Jólabókaflód Christmas book flood

Iceland: the country where Christmas Eve is spent reading in bed

Icelanders have an odd way of celebrating Christmas: curled up in bed with a good book.

Iceland is the country with most books published per inhabitant in the whole world. For every 1000 inhabitants, five new books are published.

So maybe it’s not so strange that since World War II, Icelanders have enjoyed a rather unique Christmas tradition: giving each other books.

They call this custom Jólabókaflód, which in English means something like ‘Christmas book flood’. And it’s why the huge majority of books in the Icelandic publishing market are sold between late September and early December.

Iceland’s publishing houses release their new publications during the months leading up to Christmas. These titles are then included in a yearly catalogue, Bókatíðindi, which is distributed free to every Icelandic home to help people do their Christmas shopping.

24 December is the big day for bookworms all over the island: friends and family get together to exchange gifts (books of course). Then they all curl up in their beds and start reading.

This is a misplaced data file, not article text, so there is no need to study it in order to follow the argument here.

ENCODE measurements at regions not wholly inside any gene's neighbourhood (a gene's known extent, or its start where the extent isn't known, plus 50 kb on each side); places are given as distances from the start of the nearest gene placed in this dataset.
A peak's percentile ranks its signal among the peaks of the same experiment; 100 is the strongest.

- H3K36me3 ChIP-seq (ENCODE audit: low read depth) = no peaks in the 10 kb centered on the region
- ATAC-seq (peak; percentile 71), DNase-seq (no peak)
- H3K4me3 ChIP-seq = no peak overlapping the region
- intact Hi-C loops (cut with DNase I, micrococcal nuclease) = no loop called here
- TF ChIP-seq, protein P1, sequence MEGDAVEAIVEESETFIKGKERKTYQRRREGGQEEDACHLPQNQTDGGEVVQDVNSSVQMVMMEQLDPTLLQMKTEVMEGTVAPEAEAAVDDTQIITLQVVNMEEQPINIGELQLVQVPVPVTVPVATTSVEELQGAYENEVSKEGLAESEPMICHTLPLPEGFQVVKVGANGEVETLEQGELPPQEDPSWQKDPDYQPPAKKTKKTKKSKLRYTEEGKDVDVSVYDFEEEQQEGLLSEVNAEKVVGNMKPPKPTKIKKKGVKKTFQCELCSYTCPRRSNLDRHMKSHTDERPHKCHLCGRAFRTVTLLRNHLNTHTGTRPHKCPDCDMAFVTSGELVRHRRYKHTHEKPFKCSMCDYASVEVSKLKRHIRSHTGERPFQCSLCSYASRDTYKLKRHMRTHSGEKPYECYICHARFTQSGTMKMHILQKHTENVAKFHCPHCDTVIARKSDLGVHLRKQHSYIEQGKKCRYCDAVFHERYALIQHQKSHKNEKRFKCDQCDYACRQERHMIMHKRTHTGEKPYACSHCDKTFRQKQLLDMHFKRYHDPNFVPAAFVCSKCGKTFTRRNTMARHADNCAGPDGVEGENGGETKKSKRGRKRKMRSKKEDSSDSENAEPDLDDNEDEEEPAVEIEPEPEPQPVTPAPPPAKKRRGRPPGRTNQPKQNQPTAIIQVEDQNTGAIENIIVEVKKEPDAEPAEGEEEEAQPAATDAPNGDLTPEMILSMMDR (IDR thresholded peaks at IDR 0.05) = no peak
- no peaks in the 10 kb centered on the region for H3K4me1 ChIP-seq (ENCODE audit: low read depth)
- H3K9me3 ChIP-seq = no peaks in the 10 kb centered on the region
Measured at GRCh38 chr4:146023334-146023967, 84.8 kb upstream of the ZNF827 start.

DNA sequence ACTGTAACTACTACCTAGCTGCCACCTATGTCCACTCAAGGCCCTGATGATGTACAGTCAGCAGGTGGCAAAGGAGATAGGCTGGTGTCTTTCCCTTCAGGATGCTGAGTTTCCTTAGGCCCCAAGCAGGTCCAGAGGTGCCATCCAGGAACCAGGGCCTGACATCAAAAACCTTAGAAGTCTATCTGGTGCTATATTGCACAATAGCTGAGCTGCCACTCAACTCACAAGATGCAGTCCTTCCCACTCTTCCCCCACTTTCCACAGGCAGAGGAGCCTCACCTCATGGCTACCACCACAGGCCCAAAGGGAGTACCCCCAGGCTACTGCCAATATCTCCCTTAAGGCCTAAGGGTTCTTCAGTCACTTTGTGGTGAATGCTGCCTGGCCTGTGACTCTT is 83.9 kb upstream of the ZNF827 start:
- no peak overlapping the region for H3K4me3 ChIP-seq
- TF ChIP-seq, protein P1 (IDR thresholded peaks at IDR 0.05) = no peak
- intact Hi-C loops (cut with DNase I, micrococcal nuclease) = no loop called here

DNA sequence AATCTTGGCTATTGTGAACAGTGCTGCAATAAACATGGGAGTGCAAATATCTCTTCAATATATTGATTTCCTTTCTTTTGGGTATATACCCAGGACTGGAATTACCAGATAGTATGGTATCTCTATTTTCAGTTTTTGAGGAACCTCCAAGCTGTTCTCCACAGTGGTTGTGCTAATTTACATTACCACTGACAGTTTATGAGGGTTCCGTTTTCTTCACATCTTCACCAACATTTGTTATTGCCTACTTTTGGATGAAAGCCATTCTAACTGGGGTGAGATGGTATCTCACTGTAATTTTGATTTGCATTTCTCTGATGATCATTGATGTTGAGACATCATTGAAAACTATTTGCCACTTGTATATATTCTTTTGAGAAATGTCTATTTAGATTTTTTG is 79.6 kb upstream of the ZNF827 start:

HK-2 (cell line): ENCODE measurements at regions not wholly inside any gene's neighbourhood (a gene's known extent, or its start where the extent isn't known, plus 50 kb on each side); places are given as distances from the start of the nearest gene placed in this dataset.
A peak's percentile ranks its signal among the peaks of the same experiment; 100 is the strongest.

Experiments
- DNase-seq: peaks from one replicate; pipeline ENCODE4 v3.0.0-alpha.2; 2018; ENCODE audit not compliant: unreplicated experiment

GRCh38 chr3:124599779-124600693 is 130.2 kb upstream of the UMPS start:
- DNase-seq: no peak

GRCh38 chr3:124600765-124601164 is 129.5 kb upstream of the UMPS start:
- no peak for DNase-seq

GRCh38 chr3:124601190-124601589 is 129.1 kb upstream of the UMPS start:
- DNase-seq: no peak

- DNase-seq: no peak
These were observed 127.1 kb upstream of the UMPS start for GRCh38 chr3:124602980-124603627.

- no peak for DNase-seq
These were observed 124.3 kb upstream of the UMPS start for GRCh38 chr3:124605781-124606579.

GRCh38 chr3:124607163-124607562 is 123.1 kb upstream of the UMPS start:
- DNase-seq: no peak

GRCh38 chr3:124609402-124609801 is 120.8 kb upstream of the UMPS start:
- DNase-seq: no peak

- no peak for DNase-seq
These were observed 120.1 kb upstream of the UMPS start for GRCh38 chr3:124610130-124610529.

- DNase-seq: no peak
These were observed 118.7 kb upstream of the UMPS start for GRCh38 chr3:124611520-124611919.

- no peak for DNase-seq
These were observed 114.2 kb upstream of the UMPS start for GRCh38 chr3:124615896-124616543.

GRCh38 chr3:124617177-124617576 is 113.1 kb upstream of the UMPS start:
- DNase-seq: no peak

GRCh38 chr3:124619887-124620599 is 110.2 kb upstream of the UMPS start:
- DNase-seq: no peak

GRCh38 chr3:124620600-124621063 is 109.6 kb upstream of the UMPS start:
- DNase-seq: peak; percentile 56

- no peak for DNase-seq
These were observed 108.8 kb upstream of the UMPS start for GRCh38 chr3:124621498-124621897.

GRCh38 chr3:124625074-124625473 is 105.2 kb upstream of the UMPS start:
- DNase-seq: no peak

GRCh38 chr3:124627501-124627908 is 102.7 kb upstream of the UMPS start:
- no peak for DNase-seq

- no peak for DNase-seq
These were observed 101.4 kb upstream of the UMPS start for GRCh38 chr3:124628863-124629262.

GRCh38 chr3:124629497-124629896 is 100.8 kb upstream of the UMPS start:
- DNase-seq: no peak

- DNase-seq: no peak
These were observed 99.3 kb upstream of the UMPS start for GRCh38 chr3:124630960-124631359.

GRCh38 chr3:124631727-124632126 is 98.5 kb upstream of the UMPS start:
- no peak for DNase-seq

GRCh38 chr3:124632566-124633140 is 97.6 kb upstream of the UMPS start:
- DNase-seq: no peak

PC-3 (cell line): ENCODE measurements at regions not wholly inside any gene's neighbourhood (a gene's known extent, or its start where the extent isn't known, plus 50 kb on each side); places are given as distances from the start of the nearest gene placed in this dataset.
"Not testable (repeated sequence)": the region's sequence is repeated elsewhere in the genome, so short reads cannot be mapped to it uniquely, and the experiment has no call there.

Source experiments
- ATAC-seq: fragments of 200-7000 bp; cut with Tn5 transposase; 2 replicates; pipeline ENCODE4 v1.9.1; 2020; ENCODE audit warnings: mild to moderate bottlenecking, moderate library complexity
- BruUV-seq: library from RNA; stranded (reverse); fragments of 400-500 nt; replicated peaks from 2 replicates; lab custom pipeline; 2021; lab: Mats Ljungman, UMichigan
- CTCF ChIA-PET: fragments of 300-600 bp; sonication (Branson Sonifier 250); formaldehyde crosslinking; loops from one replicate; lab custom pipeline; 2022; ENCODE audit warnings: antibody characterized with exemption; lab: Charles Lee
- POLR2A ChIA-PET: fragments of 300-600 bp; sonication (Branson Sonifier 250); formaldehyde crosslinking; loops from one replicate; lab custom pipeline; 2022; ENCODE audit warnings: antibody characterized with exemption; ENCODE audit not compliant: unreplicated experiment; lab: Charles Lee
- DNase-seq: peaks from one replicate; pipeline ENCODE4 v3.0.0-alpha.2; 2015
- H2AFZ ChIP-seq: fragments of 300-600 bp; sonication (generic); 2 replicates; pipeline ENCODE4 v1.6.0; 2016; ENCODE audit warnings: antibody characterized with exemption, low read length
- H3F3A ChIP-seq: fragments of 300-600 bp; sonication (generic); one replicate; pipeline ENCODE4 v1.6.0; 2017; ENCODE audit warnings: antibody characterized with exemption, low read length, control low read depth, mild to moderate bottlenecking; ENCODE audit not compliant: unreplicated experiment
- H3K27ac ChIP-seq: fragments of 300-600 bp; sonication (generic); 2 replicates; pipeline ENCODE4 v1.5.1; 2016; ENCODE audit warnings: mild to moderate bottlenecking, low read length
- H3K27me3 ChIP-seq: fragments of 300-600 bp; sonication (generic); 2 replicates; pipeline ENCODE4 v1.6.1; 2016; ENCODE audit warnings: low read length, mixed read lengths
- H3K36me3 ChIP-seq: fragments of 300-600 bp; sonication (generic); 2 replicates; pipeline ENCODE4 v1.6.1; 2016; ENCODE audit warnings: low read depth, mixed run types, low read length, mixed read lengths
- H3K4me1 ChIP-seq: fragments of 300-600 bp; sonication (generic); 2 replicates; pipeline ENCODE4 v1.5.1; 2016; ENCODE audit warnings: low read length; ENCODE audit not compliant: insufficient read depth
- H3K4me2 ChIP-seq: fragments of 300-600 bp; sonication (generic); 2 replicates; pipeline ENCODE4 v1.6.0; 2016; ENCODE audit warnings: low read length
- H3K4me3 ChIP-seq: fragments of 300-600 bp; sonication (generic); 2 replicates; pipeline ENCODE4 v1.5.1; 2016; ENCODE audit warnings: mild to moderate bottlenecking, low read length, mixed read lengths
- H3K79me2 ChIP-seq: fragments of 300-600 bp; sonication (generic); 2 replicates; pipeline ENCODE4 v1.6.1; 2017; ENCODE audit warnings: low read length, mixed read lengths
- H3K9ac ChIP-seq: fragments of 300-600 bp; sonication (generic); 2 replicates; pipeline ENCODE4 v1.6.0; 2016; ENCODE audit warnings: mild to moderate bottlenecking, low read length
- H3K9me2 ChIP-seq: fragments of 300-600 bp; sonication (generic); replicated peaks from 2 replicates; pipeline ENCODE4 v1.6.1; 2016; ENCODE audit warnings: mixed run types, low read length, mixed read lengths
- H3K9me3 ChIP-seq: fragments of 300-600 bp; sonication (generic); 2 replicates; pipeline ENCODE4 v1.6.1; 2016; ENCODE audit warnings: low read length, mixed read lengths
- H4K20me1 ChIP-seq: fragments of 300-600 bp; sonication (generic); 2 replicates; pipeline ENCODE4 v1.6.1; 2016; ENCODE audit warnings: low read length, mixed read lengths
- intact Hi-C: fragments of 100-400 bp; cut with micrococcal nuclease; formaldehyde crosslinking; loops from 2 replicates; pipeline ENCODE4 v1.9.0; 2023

Getting sozzled on mulled wine, dodging kisses from over-zealous aunts, falling asleep in front of Home Alone for the third Christmas running. That may be what Christmas means to most of us, but for Icelanders it’s all about the books. And that doesn’t seem like such a bad idea.

Iceland has a long literary tradition dating to before medieval times. But the origin of Jólabókaflód is more recent.  

During the Second World War, it became very difficult for Iceland to import foreign goods. As an island nation with relatively few natural resources, this meant that people struggled to find things they could give to each other as gifts.

But one exception during this time of scarcity was books. Paper was still widely available, making book publication possible and relatively cheap. Icelanders decided that exchanging books would be their own unique way of celebrating Yuletide.

And today, almost 80 years later, the tradition shows no sign of dying out.

If you’ve been toying with the idea of moving to Iceland ever since you heard it was the country with the most musical instruments per person, then maybe the Jólabókaflód tradition will help seal the deal.

 


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